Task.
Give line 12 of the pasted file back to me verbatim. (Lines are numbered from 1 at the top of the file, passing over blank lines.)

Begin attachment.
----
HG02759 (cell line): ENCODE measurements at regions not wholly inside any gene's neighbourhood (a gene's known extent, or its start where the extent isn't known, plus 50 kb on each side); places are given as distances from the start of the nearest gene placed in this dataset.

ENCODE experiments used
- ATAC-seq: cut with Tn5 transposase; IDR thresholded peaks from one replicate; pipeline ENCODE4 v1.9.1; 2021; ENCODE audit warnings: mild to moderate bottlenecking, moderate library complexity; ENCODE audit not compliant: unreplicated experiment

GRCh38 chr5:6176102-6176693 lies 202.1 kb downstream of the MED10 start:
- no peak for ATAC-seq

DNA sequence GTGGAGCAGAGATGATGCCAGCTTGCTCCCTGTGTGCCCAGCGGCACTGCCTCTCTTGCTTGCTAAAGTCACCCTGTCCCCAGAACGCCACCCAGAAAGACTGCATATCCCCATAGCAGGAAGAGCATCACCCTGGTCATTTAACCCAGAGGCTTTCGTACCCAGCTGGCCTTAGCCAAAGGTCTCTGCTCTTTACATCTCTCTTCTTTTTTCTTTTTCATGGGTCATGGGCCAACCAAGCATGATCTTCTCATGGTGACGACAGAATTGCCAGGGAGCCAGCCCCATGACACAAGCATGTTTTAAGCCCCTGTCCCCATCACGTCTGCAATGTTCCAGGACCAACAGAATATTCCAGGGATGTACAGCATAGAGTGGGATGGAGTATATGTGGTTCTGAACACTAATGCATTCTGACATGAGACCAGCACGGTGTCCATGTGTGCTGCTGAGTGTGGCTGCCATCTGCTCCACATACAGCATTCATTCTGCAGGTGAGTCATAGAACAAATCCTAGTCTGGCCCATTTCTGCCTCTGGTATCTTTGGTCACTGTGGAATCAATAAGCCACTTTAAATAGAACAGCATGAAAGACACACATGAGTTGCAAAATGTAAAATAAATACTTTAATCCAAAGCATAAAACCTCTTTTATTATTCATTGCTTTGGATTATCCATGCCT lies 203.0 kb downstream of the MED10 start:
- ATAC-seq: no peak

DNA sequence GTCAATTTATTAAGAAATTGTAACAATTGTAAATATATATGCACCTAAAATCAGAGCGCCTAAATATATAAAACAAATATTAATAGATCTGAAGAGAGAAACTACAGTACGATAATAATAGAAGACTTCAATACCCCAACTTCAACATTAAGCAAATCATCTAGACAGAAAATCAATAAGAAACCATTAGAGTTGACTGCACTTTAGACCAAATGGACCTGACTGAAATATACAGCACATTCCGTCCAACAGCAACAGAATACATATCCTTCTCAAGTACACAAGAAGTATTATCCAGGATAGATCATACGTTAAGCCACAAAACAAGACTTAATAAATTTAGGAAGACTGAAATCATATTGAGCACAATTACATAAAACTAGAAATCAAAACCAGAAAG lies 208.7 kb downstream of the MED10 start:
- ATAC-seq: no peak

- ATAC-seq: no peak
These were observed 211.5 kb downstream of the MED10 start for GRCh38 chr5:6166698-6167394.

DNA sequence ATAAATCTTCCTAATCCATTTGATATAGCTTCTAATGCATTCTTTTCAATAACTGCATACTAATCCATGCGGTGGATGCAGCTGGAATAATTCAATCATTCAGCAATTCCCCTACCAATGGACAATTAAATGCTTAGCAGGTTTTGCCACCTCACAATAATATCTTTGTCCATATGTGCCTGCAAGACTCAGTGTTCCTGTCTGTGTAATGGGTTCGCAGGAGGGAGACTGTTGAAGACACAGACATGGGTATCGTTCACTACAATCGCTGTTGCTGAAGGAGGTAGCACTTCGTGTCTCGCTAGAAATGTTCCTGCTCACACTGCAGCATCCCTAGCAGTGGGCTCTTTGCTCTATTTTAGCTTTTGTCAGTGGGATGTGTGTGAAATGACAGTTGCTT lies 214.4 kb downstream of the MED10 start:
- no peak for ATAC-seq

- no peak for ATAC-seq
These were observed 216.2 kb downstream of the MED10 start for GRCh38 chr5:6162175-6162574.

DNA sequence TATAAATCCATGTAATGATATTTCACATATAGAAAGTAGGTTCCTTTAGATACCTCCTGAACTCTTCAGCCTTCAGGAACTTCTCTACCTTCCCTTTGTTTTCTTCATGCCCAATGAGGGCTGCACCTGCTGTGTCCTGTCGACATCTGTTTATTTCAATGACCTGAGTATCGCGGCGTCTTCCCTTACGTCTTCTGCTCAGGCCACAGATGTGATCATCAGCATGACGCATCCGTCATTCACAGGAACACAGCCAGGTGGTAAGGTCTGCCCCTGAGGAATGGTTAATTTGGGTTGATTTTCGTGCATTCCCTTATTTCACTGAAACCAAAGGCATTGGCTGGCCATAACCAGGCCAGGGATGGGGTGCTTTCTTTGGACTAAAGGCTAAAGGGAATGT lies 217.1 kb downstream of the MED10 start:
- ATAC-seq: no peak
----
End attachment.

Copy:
DNA sequence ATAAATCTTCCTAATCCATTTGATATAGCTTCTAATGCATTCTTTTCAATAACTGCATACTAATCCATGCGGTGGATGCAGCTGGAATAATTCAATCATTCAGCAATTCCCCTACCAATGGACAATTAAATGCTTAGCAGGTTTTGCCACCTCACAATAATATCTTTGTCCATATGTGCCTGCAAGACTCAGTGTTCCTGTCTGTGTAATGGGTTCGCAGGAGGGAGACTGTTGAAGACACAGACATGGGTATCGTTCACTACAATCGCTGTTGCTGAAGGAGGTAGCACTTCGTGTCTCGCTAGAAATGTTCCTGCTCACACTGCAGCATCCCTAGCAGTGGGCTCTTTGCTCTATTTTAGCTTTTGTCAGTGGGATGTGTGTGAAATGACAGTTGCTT lies 214.4 kb downstream of the MED10 start: